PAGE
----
Of all the places we have travelled, of all the trips that we have taken, and of all the adventures we’ve had with our children over the years. THIS is my favourite photo.
It’s not a particularly “good” photo. Our daughter is blurry. The light is too dark. The girl in the background is rubbing her eyes. And you can’t even see the soccer ball. But to me, this candid picture sums up so many important things about how we travel, why we travel, our parenting philosophy and our own personal values and beliefs. It reminds me of our personal growth, the way we pushed our comfort zones and limits, the way we redefined “normal” for our little family unit. And most importantly, it captures a moment in time that is pregnant with possibility, a window into a future that was yet to come.
This photo was taken in 2002 in the heart of a Malaysian National Park called Taman Negara. This was our first real stop, after acclimatizing to the 15 hour time change in Kuala Lumpur, on what amounted to our first BIG trip with children. We had saved and saved in order to take them on a 2 month backpacking adventure, and by the time they were 5 and 7 years of age, we were finally ready to take the plunge.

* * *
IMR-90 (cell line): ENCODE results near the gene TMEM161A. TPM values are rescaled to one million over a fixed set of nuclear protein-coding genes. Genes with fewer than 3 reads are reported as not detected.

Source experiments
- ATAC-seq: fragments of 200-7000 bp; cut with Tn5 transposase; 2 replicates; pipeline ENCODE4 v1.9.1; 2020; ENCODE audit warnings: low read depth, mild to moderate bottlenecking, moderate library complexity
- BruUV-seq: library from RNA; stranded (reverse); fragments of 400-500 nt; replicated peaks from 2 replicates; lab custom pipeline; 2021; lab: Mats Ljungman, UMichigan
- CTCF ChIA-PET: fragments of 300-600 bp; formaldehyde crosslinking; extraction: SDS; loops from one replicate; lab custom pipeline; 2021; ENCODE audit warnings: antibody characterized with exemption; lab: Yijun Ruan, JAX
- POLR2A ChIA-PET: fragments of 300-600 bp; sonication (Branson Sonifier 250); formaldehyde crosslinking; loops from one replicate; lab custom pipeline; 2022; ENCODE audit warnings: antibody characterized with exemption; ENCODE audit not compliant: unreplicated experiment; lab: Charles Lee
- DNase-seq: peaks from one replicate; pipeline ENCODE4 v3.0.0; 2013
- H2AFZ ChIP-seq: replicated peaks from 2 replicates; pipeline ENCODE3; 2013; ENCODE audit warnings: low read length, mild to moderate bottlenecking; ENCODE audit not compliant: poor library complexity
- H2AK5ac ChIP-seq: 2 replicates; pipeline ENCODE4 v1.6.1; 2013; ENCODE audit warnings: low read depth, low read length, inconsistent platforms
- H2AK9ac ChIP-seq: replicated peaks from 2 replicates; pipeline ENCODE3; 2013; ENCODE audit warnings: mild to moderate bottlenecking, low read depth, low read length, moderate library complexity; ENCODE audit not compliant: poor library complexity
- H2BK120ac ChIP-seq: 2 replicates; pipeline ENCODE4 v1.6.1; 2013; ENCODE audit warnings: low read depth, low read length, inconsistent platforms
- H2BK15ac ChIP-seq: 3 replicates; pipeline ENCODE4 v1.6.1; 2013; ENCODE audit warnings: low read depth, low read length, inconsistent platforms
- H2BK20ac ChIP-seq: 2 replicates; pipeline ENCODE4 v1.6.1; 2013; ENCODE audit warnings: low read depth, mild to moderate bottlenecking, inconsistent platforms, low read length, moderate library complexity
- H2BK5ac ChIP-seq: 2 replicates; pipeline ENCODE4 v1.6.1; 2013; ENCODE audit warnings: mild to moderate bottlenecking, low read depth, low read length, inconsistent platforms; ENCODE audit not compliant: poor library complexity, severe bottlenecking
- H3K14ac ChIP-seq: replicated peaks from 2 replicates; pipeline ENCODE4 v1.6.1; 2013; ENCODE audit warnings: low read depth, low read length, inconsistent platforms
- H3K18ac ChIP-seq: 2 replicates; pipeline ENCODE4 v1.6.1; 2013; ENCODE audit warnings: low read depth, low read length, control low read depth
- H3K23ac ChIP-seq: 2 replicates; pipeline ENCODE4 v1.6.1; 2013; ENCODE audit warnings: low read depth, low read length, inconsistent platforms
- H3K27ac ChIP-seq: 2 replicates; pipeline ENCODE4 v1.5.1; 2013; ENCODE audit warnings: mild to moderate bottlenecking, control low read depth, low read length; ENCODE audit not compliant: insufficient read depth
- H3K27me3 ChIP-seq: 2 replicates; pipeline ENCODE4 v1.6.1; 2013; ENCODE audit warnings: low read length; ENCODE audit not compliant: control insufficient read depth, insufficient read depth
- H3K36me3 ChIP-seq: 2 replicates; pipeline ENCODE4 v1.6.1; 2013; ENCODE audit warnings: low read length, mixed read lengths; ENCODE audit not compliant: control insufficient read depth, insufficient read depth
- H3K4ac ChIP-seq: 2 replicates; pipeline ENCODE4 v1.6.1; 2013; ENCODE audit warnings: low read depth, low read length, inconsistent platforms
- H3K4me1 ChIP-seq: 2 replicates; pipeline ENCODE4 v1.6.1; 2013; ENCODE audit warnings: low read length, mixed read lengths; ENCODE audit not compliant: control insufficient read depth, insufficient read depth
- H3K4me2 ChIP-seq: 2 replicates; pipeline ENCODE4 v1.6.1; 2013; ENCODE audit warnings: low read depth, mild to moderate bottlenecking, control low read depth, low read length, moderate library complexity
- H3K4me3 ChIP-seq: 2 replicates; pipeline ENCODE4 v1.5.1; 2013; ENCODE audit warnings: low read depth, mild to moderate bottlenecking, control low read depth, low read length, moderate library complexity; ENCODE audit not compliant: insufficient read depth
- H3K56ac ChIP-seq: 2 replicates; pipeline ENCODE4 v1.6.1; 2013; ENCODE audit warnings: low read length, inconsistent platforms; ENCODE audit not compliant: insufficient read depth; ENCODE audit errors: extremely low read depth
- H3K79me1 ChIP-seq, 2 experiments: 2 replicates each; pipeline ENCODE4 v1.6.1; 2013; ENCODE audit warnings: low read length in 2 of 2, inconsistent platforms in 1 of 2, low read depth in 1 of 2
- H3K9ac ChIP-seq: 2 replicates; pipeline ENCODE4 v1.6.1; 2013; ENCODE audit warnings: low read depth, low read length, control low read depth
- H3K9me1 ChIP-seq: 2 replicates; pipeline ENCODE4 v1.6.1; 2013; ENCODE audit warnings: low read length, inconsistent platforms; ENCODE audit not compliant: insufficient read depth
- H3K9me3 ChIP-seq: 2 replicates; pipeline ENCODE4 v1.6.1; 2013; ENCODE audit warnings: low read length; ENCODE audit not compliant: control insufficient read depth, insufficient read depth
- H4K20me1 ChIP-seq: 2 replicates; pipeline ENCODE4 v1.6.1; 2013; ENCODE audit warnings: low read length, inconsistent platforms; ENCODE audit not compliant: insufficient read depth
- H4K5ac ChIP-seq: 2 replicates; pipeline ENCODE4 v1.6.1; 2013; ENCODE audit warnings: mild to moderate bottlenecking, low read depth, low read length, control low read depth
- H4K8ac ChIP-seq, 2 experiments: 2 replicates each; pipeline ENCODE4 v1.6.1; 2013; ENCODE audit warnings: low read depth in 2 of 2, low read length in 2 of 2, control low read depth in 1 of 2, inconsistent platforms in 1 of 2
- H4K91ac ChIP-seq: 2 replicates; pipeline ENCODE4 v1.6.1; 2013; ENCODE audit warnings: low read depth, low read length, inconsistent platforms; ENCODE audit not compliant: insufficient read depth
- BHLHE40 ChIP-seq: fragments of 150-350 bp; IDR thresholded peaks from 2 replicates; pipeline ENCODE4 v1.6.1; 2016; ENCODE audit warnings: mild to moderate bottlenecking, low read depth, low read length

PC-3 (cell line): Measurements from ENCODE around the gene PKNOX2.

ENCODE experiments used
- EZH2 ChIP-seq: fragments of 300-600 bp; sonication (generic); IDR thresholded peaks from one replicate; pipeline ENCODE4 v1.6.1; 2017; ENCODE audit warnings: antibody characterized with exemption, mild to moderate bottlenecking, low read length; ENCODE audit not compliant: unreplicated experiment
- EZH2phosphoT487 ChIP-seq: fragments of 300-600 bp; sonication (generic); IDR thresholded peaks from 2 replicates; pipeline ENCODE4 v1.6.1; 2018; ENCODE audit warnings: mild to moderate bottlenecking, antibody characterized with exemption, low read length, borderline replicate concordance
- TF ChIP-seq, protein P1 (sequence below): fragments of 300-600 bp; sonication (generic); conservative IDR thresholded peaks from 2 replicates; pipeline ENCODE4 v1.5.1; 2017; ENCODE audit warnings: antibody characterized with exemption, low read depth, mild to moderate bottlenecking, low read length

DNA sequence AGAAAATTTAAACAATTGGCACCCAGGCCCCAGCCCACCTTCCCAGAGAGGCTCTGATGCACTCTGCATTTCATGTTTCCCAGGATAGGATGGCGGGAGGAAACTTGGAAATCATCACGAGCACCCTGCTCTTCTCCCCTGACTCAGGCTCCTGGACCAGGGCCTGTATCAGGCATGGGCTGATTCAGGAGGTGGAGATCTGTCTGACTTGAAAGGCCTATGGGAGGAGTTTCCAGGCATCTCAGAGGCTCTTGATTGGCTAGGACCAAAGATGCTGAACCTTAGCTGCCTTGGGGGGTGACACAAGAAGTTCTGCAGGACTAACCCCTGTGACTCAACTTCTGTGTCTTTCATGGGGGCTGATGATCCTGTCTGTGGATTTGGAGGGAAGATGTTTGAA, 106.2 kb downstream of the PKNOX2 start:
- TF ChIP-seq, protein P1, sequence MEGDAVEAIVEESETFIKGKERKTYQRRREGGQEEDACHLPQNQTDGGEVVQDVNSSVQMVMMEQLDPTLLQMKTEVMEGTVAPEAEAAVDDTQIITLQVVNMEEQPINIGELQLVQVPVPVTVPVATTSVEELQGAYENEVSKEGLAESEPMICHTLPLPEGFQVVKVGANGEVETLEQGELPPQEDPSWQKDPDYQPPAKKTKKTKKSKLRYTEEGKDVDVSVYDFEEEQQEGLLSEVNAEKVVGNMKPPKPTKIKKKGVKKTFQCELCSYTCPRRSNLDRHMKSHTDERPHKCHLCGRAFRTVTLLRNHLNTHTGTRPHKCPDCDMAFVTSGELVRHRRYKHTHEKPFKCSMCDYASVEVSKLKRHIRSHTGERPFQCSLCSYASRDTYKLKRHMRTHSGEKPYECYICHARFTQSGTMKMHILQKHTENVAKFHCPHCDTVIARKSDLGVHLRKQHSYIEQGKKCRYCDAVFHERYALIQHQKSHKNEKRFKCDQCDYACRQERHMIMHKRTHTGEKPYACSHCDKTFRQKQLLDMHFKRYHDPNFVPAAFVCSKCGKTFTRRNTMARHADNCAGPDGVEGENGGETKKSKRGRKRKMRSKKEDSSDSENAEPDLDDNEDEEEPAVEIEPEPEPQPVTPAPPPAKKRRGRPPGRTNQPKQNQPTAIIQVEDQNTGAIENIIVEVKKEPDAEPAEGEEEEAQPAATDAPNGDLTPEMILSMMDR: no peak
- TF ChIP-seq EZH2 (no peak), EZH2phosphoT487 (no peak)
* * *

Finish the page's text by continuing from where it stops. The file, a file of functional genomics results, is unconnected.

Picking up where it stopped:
We were SO ready for this trip, having put our travelling on hold for so many years. And the kids were SO green… so innocent and so unexposed to the ways of the world. And so, this photo, from the first stop on our trip, represents a moment in time that was FULL of possibility! That feeling of novelty and of difference, tinged with a good perspective-jarring, reality-checking dose of culture shock, are what lie behind the pixels of this photo for me.
Taman Negara Park covered 4,343 square kilometres, and as such, was a vast tract of land, protecting a wide swath of tropical rainforest that is over 130 million years old. It was ancient. It was massive. It was so tantalizingly unfamiliar.